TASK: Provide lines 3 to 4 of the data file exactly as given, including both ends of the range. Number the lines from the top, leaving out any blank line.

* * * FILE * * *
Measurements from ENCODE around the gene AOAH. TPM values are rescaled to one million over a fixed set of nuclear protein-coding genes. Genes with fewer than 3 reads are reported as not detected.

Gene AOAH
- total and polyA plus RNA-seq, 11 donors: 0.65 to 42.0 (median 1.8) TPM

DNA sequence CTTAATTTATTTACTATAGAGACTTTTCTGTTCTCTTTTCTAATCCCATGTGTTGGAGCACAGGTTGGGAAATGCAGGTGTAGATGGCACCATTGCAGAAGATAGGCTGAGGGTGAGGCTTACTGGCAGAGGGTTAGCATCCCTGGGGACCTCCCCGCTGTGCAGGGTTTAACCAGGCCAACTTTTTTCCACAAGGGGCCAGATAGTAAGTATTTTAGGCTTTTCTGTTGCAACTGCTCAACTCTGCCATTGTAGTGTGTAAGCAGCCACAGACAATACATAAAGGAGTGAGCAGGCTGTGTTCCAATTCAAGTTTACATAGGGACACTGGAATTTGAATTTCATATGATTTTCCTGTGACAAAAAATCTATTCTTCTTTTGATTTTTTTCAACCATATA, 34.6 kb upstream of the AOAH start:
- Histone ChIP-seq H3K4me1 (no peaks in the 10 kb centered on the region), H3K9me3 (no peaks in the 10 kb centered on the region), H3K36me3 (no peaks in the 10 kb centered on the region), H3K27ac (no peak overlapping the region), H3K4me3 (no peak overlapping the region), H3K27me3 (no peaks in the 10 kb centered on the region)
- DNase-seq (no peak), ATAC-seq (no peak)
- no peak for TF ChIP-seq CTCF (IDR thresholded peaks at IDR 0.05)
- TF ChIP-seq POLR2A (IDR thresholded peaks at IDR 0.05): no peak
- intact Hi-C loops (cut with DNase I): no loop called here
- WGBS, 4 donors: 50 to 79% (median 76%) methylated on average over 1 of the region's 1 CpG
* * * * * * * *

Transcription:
- total and polyA plus RNA-seq, 11 donors: 0.65 to 42.0 (median 1.8) TPM

DNA sequence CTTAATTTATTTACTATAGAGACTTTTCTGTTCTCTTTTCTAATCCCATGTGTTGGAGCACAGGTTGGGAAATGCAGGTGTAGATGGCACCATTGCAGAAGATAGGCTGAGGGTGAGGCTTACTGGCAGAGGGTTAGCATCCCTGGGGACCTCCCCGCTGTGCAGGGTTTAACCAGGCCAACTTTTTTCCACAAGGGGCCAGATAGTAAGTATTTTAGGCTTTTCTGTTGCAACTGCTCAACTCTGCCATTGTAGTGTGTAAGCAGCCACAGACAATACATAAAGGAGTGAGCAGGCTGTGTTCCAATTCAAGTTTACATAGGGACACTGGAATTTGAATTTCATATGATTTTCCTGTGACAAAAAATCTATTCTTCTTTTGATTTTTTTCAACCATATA, 34.6 kb upstream of the AOAH start: